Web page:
Madame George, by award-winning playwright Keir McAllister at Gilded Balloon Patter Hoose on Chambers Street is a dark comedy filled with easy laughs that are tinged with a great sadness.
Apphia Campbell triumphs in Black is the Color of My Voice at Gilded Balloon Teviot. A riveting show inspired by the life and music of Nina Simone and featuring songs such as ‘I Put a Spell On You’ and ‘Feeling Good’.
The first thing that strikes about The Happiness Project is the colours. Shocking pink and neon yellow on a plain background and plastic-grass floor.
In a world full of fear and worry, we all need a reminder that there’s still hope. Luckily, in The Man Who Planted Trees at the Scottish Storytelling Centre, two storytellers and their puppets are here to give us just that.
Exploring grief and the impact of trauma on memory and family relationships, Paradigm Lab’s Pink House by Madison Pollack at PQA Venues is somewhat heartbreaking and completely honest.
Thunderstruck by David Colvin at Assembly Checkpoint is a deeply felt and human tale, whose relationship with its source and inspiration nevertheless makes for some uncertain moments.
Of Mice and Men, in the Gilded Balloon Teviot Wine Bar for the full fringe, benefits from one fine performance and one exceptional one.
In A Game of Death and Chance, the National Trust for Scotland’s first ever Fringe show, four characters from the 17th century – and death himself – have occupied an old Edinburgh tenement to tell stories of Scotland’s past.
There’s a whopping 27 different offerings made in Edinburgh in this year’s musicals and opera section of the fringe programme.
Bursting with emotion and tuneful energy, the return to the Traverse of What Girls Are Made Of is a thing of wonder.
Gleeful physical comedy features in Lucille & Cecilia, a patchy but intriguingly promising piece from new company Bang Average Theatre at C Aquila. (Picture: © Bang Average)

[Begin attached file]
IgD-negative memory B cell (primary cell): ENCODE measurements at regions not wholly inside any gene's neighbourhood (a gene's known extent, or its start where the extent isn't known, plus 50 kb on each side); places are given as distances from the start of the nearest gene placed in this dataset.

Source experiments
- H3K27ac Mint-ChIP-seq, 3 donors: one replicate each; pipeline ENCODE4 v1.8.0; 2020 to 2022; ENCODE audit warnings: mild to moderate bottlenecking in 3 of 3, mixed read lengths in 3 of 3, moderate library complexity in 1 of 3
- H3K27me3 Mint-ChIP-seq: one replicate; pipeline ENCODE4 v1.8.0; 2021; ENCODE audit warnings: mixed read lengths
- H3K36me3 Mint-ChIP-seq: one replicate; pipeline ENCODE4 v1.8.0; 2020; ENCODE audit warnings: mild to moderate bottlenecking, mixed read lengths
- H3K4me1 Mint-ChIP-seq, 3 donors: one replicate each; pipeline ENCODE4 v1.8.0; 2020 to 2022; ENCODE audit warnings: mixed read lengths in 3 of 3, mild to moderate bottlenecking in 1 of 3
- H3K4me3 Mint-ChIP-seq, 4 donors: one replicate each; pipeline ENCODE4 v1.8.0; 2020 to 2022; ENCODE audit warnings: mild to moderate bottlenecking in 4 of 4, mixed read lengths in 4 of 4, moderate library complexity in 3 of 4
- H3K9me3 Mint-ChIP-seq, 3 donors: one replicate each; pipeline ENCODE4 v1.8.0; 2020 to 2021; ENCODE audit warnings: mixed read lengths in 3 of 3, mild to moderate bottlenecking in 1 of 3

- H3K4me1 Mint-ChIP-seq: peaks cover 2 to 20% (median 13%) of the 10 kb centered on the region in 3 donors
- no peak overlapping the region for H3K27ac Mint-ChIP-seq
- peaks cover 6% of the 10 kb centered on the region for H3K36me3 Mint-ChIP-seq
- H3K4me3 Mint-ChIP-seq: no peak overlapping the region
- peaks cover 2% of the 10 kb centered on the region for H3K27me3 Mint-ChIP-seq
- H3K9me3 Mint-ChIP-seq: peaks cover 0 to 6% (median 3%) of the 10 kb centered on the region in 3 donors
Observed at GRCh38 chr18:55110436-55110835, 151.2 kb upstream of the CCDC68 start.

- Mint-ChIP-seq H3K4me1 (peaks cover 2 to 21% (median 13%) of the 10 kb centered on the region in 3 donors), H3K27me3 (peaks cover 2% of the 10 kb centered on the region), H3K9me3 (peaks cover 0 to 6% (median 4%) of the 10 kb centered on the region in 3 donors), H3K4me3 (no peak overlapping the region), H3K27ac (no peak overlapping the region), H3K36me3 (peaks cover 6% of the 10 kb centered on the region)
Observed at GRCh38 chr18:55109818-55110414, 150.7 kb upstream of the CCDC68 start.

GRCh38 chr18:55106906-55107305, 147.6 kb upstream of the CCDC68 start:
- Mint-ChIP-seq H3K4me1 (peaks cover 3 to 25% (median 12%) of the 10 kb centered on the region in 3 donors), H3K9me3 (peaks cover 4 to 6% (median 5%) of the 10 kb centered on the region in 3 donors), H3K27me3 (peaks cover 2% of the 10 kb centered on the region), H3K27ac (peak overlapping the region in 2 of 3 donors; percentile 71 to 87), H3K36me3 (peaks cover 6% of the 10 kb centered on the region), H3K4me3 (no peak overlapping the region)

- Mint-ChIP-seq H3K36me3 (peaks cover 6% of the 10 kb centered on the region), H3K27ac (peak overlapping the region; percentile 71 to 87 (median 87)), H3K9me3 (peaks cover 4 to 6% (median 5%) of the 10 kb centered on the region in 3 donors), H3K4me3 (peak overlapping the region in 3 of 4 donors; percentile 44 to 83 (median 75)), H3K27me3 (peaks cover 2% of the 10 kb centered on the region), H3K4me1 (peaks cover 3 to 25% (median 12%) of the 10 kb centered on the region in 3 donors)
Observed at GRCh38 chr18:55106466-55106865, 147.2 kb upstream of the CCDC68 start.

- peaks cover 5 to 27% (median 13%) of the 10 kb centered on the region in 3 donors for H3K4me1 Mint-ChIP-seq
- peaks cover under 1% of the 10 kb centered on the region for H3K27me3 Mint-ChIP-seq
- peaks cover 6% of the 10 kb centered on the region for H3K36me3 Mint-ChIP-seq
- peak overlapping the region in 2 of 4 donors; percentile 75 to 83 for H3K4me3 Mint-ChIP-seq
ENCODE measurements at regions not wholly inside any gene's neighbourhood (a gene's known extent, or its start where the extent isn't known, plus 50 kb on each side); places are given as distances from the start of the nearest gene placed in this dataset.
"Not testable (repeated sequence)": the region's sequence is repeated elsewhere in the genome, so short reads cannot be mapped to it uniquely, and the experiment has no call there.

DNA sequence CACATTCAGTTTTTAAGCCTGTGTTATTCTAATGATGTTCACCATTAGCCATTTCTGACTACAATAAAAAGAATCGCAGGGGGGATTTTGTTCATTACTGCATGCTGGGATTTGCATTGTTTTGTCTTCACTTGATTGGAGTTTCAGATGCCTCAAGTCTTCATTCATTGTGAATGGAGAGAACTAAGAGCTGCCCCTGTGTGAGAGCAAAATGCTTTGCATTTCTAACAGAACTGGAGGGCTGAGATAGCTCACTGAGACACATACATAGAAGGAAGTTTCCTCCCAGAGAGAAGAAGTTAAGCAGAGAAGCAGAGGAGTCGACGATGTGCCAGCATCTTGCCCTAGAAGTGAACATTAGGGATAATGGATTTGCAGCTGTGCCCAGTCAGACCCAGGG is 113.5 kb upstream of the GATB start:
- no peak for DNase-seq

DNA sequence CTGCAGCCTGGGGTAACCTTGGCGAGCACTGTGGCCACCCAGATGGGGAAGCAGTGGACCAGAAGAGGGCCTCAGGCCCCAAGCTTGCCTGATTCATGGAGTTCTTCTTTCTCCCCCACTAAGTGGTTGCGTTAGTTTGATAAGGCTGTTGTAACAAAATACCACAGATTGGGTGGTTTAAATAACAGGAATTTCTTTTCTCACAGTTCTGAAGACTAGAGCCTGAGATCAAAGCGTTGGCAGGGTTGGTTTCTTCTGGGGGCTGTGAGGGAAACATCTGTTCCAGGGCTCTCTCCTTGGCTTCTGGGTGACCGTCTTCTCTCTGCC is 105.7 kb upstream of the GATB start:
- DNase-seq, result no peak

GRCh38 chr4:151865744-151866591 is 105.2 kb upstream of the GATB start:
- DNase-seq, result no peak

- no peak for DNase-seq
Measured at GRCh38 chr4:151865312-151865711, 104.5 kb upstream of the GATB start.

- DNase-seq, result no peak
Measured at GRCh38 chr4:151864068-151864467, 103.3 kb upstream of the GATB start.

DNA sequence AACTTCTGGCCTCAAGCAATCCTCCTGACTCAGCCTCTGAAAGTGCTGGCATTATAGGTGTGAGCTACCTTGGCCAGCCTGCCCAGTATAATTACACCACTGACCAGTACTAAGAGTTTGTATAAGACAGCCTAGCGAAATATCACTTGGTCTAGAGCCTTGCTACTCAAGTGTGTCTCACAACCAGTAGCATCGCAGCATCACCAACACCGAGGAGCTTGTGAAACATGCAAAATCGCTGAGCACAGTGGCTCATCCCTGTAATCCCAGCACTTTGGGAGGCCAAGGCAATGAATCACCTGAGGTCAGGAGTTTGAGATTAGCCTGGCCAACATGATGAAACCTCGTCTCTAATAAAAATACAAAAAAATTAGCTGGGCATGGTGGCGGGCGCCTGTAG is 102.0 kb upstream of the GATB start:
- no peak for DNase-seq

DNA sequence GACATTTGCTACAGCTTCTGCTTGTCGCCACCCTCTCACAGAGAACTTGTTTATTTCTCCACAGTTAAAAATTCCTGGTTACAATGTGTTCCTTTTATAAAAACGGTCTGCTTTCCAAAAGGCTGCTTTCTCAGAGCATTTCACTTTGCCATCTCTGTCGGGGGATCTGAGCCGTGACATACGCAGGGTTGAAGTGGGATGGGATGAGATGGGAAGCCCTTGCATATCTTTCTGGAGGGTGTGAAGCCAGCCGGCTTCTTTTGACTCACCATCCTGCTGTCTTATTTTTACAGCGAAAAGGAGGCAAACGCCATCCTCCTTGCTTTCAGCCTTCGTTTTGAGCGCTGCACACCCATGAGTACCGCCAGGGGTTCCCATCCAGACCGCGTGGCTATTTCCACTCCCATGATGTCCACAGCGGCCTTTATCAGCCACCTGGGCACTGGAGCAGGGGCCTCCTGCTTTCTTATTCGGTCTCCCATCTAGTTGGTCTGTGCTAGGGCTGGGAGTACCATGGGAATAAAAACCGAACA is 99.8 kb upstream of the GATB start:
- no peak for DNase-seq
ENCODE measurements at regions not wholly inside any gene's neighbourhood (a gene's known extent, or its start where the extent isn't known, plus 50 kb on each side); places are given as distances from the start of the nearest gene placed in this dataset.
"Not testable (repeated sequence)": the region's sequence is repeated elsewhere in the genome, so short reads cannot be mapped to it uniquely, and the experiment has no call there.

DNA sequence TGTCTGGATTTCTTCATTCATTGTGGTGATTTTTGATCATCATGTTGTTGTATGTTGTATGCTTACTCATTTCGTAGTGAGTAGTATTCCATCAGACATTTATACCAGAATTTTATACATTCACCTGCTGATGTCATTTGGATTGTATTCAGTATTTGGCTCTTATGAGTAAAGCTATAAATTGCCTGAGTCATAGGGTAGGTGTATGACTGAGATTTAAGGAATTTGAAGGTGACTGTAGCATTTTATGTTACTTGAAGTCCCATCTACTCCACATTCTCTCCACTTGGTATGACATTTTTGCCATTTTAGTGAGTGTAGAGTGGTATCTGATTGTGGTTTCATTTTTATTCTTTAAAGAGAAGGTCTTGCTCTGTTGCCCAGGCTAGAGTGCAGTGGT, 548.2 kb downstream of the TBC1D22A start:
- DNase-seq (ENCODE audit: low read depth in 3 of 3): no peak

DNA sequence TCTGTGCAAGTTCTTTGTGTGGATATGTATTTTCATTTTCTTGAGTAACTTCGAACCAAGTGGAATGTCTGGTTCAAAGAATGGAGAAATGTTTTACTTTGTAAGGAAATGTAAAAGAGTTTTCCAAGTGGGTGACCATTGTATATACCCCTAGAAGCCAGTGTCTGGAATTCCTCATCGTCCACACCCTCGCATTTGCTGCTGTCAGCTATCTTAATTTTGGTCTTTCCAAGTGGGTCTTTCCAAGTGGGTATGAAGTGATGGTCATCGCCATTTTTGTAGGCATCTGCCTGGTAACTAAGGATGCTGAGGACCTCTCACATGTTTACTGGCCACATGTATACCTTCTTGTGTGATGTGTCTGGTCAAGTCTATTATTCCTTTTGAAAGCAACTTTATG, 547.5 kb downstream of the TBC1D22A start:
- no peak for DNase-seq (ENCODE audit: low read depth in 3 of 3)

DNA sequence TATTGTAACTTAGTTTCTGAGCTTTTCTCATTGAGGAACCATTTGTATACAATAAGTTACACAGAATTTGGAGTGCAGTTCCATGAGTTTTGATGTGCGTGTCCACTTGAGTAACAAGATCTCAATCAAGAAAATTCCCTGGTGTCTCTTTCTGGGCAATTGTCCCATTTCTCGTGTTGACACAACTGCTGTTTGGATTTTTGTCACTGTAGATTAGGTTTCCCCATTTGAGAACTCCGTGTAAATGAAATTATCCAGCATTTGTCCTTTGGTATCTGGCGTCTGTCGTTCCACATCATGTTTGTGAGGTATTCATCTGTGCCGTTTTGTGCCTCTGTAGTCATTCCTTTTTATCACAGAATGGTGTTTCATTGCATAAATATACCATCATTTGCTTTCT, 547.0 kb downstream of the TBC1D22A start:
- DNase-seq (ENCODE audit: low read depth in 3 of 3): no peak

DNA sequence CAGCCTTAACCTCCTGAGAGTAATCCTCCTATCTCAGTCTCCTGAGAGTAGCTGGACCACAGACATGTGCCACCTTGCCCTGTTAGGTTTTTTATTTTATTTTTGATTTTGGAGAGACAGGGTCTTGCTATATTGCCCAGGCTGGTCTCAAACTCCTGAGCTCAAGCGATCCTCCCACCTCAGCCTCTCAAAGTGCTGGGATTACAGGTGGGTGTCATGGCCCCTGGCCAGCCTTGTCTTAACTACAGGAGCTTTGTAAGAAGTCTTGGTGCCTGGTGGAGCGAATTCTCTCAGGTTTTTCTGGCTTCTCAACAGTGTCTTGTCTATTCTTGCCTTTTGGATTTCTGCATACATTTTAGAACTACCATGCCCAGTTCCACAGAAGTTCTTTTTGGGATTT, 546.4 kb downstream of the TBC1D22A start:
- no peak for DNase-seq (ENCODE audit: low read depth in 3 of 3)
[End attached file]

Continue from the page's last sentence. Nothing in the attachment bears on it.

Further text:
Scene Change Productions, Greenwich Theatre and Nutshell Theatre’s co-production A Good Enough Girl? is enjoyable, involving and deceptively important production.
Ganymede, TypeCast Productions’ reworking of Shakespeare at Paradise in Augustines, is an intriguing production that uses the spirit of the Bard to cast light on contemporary concerns.
Twa, the collaboration between writer Annie George and visual artist Flore Gardner at the Scottish Storytelling Centre, is a lucid and involving production.
The WWI Wardrobe Project has emotional force as well as a certain charm as Immersive Response’s production seeks to make 1917 more immediate.
The threat of antibiotic resistance may be an unlikely subject for a musical, but The Mould That Changed The World makes this educational topic fun in a highly entertaining new show.
Breathing Corpses, by Split Brick and New Celts at The Space on the Mile, leaves a nasty taste in the mouth at times. This is entirely intentional, as it is a decidedly nihilistic study of death, which seeks to confront difficult issues head-on.
Cheerfulness in the face of adversity characterises The Monster in the Hall by Capsize Collective and New Celts at The Space on the Mile.
A truly harrowing tale of survival is told in Heroine, a one-woman show from Scene Change Productions making its world premiere this Fringe.
Any preconceptions about a play depicting five-a-side football should instantly be put aside for Tom Wells’s Jumpers For Goalposts.